Lipstick effect in Russia and remembering Austin

Big brother of Eastern Europe

The Post-2008 global financial crisis, the Russian economy was expanding by only about 2% annually in the three years leading up to the COVID-19 pandemic Even with a downfall in the economy, Russia chose the ‘luxury to invade Ukraine’ which depicts the lipstick effect as the country’s 2020 GDP had shown a drastic contraction in numbers in various sectors like- mining, manufacturing, extraction, transportation, etc.

In a calculated move, Russia factored in the lowering of U.S. hegemony post its exit in Afghanistan as well as diverted the position of U.K. and France post-Brexit and upcoming elections respectively. When the world’s biggest players are distracted and fragmented at such a crucial point, there could have been no better time than this for Russia to give effect to an invasion. In another classic move, Russia intends to use the Nord Stream 2 undersea gas pipeline as a geopolitical weapon that bypasses Ukraine, diminishing the importance of Ukraine over Russia in the global economy.

Sanctions are of no relevance to Russia, this is quite evident from its behaviour after the 2014 annexation of Crimea, a peninsula located along the coast of the Black Sea in Eastern Europe. Austin’s emphasis on the imposition of Sanctions, with a perspective that International Law is no law as it does not emanate from a law giving authority and has no Sanction behind it, seems the most convincing statement in such a perturbed scenario. 

En Route

Vladimir Putin, the President of Russia might have anticipated the economic repercussions as the country already had been in a position of being imposed by international sanctions in respect of- by not holding the US Treasuries and moving money away from the US$ and EUR to give a preference to gold and Renminbi; as well as moving away holdings which fall in Western jurisdictions and supposedly can be frozen. Further, there is also an international relations theory called the Stability-Instability paradox with regard to nuclear weapons and mutually assured destruction. According to this paradox, when two nuclear states are in possession of nuclear weapons then the probability of minor or indirect conflicts are higher than that of direct war because countries generally want to defer/ avoid nuclear wars. For example- The Cold Wars where the US and Soviet Union engaged in minor conflicts with countries like the Middle East, Nicaragua, Afghanistan, etc. On the same line of theory, Putin might have thought that there are no chances for someone to indulge with them at the world platform and thereby, the troops and military forces can be easily escalated to disrupt the political and economic situations of a third-world country.

NATO Secretary-General Jens Stoltenberg speaks during a news conference at the Alliance’s headquarters in Brussels, Belgium January 12, 2022. REUTERS

A look from the green room

Though joining North Atlantic Treaty Organization (NATO) could be seen as one of the main reasons for the Ukraine crisis but: 

The European Union (EU) is highly dependent upon Russia for natural gas reserves as the largest portion, approximately 41% of the total share is supplied by them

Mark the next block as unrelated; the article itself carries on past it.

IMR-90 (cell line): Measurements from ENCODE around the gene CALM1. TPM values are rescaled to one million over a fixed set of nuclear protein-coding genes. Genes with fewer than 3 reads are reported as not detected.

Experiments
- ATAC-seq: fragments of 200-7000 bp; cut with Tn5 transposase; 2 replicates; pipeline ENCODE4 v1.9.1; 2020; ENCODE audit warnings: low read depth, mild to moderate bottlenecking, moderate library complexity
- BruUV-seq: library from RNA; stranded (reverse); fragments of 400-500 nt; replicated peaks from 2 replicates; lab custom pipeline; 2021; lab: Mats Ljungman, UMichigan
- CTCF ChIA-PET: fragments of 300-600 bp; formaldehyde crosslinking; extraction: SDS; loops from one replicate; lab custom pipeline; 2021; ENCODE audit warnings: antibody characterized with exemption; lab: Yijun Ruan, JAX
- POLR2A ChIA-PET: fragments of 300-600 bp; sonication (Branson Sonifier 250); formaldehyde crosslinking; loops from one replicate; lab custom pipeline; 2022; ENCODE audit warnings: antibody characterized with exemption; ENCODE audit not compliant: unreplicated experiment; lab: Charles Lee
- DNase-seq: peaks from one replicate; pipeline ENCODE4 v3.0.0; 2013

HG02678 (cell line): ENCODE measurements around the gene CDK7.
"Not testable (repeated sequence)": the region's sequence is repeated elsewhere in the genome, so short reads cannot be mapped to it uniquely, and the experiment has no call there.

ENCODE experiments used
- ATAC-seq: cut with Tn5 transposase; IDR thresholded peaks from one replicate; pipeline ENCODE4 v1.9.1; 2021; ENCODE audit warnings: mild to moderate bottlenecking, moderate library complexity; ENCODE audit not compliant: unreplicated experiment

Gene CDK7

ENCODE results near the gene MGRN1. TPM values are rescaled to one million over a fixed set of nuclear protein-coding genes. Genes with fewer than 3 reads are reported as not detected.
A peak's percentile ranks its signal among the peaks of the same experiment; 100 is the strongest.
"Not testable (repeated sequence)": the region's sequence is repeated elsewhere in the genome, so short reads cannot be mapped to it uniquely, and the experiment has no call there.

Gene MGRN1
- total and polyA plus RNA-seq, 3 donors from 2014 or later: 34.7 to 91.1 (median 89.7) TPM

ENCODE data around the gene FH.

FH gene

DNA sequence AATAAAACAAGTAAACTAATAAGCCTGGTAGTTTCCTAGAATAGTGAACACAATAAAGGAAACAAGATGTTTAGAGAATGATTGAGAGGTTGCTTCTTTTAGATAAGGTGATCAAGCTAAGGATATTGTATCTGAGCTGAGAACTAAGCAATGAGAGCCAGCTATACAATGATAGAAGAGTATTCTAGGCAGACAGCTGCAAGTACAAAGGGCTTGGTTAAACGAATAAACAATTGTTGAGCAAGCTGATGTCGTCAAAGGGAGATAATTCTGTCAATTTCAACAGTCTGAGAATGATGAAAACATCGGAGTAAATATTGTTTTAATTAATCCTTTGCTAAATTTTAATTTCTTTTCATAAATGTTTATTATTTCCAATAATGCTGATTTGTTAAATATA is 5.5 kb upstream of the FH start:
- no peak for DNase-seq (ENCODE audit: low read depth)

After Russia, Ukraine has plenty of resources with the second-biggest gas reserve in Europe.  This might unsettle the geopolitical stance with regard to the European energy supply as there are tense Ukrainian-Russian relations, disturbed gas transportation routes and lingering security concerns. The clash might disturb the economic course of Europe as both the major energy supply countries are in close and immediate vicinity to each other. However, if we look at the unsettled international situation of many developed countries along with the European Union then, conquering Ukraine with force and execution of war makes Russia a dominant power and helps to establish the market monopoly with regard to the gas reserves.

Another reason is the embarking and enhancing presence of Russia in the Black Sea. Russia has the longest coastline in the world i.e., around 40000 km (around 5 times that of India) but here, the ocean is frozen for more than half a year hence, barring the use of ports and consequently, resulting in negligible maritime trade. But, on the other hand, Ukraine also has a long coastline along the Black Sea which connects to the Mediterranean Sea. It is pertinent to note that approximately one-third of the global trade progresses through it every year. Sevastopol Port, in Crimea, is blessed with a significant position as it falls between the Black Sea and the Sea of Azov which is already in control of Russia supplementing to a humongous advantage in maritime trade. Ukraine claims that the Black Sea is free for all shipping and the UN Convention on the Law of the Sea allows the right to enjoy ‘innocent passage’ within another state’s territorial sea unless it is prejudicial to the peace, good order or security of the coastal state. Based on these contentions, Ukraine still alleges that it has ‘legal claims’ over the Sea of Azov but, since it doesn’t have any maritime force it is unable to enforce such claims. Having said this, the land warfare of Russia with Ukraine might distract or narrow down such claims over the water so that everyone remains unaware of the actual happenings and consequently get distracted.

Image source: Forbes

Cutting loose ends and odds in favour

Coincidently or not it can be said that it is the right time for Russia to play its move. One of the leading factors can be explained on the basis of Nuclear paradox theory since Russia intended to acquire and get control over the boundary lands to exhibit the most of their power and valour. In addition to this, to save the interest of the EU, it is also considered important to model the European gas pipeline network using cooperative game theory because the closure of the Ukrainian transit route and introduction of Nord Stream 2 becomes a credible threat as the latter benefits Russia and Germany while simultaneously harming Ukraine and Eastern Europe. This pipeline network has been opposed by Ukraine and Poland though majorly supported by Germany and Russia because it shall remove the transit and operating cost thereby making it an inevitable part of this war. Apart from the continent’s socio-political status, there are several reasons why even the global world is not actively participating and making a contribution in the plight of the Ukraine-Russia war or are favouring Russia to bring war.